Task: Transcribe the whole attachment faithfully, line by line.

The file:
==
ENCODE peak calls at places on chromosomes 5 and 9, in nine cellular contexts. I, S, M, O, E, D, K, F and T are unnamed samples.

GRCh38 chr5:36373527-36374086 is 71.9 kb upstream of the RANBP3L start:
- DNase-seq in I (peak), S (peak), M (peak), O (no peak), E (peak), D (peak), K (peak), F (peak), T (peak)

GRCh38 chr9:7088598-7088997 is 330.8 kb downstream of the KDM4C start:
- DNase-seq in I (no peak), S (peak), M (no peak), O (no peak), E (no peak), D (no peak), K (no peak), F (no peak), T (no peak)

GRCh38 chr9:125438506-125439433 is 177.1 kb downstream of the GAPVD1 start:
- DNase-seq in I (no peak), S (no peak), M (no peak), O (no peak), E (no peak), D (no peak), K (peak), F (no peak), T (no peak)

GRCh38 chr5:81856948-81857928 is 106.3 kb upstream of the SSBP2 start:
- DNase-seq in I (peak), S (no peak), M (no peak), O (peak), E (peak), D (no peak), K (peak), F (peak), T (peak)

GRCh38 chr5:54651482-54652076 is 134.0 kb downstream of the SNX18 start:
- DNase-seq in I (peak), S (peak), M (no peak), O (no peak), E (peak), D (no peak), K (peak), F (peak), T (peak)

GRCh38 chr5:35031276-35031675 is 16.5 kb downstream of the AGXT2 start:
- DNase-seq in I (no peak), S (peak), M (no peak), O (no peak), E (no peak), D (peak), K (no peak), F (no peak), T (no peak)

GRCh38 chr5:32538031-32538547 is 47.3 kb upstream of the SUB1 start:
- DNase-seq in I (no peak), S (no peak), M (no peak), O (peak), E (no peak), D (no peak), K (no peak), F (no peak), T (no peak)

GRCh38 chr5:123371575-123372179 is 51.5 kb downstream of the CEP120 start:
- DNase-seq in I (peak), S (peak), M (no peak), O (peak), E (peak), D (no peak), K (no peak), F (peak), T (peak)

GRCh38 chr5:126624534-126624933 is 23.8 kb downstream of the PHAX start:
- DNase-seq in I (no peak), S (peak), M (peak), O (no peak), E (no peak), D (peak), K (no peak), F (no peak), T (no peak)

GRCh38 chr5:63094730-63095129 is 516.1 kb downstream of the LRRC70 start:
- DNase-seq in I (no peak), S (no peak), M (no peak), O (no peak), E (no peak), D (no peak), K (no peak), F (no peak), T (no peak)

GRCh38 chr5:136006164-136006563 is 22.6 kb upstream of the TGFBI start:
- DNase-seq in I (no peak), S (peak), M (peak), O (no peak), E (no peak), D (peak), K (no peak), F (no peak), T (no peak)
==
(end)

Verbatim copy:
ENCODE peak calls at places on chromosomes 5 and 9, in nine cellular contexts. I, S, M, O, E, D, K, F and T are unnamed samples.

GRCh38 chr5:36373527-36374086 is 71.9 kb upstream of the RANBP3L start:
- DNase-seq in I (peak), S (peak), M (peak), O (no peak), E (peak), D (peak), K (peak), F (peak), T (peak)

GRCh38 chr9:7088598-7088997 is 330.8 kb downstream of the KDM4C start:
- DNase-seq in I (no peak), S (peak), M (no peak), O (no peak), E (no peak), D (no peak), K (no peak), F (no peak), T (no peak)

GRCh38 chr9:125438506-125439433 is 177.1 kb downstream of the GAPVD1 start:
- DNase-seq in I (no peak), S (no peak), M (no peak), O (no peak), E (no peak), D (no peak), K (peak), F (no peak), T (no peak)

GRCh38 chr5:81856948-81857928 is 106.3 kb upstream of the SSBP2 start:
- DNase-seq in I (peak), S (no peak), M (no peak), O (peak), E (peak), D (no peak), K (peak), F (peak), T (peak)

GRCh38 chr5:54651482-54652076 is 134.0 kb downstream of the SNX18 start:
- DNase-seq in I (peak), S (peak), M (no peak), O (no peak), E (peak), D (no peak), K (peak), F (peak), T (peak)

GRCh38 chr5:35031276-35031675 is 16.5 kb downstream of the AGXT2 start:
- DNase-seq in I (no peak), S (peak), M (no peak), O (no peak), E (no peak), D (peak), K (no peak), F (no peak), T (no peak)

GRCh38 chr5:32538031-32538547 is 47.3 kb upstream of the SUB1 start:
- DNase-seq in I (no peak), S (no peak), M (no peak), O (peak), E (no peak), D (no peak), K (no peak), F (no peak), T (no peak)

GRCh38 chr5:123371575-123372179 is 51.5 kb downstream of the CEP120 start:
- DNase-seq in I (peak), S (peak), M (no peak), O (peak), E (peak), D (no peak), K (no peak), F (peak), T (peak)

GRCh38 chr5:126624534-126624933 is 23.8 kb downstream of the PHAX start:
- DNase-seq in I (no peak), S (peak), M (peak), O (no peak), E (no peak), D (peak), K (no peak), F (no peak), T (no peak)

GRCh38 chr5:63094730-63095129 is 516.1 kb downstream of the LRRC70 start:
- DNase-seq in I (no peak), S (no peak), M (no peak), O (no peak), E (no peak), D (no peak), K (no peak), F (no peak), T (no peak)

GRCh38 chr5:136006164-136006563 is 22.6 kb upstream of the TGFBI start:
- DNase-seq in I (no peak), S (peak), M (peak), O (no peak), E (no peak), D (peak), K (no peak), F (no peak), T (no peak)